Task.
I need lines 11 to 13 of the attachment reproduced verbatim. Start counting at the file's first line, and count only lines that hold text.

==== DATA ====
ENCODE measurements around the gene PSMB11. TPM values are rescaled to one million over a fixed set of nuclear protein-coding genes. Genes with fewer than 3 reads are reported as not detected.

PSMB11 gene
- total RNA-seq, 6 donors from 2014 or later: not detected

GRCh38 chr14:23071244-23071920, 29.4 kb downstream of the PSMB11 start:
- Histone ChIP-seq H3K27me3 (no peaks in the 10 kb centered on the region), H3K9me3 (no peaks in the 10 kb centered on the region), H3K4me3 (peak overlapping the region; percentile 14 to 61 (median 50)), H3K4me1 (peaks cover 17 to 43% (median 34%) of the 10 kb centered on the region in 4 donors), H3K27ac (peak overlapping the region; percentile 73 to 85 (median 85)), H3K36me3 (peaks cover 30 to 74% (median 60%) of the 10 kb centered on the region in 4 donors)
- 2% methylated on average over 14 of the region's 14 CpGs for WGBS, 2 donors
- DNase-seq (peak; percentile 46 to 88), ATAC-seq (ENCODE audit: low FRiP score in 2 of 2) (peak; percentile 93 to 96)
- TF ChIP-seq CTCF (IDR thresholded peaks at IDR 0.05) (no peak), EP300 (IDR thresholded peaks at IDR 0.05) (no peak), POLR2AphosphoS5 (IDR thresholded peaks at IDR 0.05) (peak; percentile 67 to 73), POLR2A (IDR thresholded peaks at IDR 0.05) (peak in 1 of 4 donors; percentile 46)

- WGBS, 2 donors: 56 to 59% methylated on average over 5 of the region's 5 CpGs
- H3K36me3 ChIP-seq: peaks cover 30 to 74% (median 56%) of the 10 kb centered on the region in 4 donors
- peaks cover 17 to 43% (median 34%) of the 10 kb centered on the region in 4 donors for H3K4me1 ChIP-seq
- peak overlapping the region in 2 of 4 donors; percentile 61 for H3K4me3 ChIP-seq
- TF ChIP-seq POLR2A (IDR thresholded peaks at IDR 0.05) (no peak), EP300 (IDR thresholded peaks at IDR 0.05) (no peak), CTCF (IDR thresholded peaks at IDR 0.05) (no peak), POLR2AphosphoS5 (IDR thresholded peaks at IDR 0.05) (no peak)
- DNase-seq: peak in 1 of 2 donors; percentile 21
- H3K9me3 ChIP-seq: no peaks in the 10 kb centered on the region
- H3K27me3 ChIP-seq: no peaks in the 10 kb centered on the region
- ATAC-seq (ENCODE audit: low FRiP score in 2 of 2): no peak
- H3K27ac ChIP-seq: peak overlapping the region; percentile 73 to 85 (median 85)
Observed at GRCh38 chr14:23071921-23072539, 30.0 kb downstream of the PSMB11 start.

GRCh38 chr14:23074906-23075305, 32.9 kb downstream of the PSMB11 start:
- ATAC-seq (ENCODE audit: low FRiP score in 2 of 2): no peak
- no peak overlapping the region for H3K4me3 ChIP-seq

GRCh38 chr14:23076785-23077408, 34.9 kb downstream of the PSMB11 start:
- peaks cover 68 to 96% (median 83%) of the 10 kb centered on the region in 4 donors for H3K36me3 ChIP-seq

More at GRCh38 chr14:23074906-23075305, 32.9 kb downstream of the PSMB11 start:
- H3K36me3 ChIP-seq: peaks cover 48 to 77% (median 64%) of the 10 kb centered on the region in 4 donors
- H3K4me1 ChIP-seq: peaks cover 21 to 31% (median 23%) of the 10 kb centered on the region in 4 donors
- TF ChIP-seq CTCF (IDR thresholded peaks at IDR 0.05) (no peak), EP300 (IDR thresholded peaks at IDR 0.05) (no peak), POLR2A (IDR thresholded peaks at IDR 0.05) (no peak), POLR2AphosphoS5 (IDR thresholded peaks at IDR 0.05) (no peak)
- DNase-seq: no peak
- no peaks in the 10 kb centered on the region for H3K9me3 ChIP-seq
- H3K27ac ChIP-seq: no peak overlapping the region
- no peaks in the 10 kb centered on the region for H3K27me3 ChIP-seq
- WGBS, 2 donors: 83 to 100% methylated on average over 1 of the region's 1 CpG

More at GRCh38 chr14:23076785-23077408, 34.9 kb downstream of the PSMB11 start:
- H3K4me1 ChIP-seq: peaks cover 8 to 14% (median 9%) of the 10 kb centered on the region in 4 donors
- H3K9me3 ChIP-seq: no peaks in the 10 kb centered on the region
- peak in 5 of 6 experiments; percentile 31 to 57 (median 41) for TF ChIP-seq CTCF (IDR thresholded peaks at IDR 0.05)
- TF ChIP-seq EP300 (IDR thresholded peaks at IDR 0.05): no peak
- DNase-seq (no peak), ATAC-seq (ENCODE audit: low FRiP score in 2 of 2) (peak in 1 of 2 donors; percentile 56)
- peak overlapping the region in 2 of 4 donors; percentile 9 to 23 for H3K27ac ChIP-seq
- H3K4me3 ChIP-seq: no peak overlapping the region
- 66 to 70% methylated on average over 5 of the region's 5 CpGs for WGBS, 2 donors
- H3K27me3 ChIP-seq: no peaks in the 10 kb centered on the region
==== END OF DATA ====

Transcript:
- peaks cover 17 to 43% (median 34%) of the 10 kb centered on the region in 4 donors for H3K4me1 ChIP-seq
- peak overlapping the region in 2 of 4 donors; percentile 61 for H3K4me3 ChIP-seq
- TF ChIP-seq POLR2A (IDR thresholded peaks at IDR 0.05) (no peak), EP300 (IDR thresholded peaks at IDR 0.05) (no peak), CTCF (IDR thresholded peaks at IDR 0.05) (no peak), POLR2AphosphoS5 (IDR thresholded peaks at IDR 0.05) (no peak)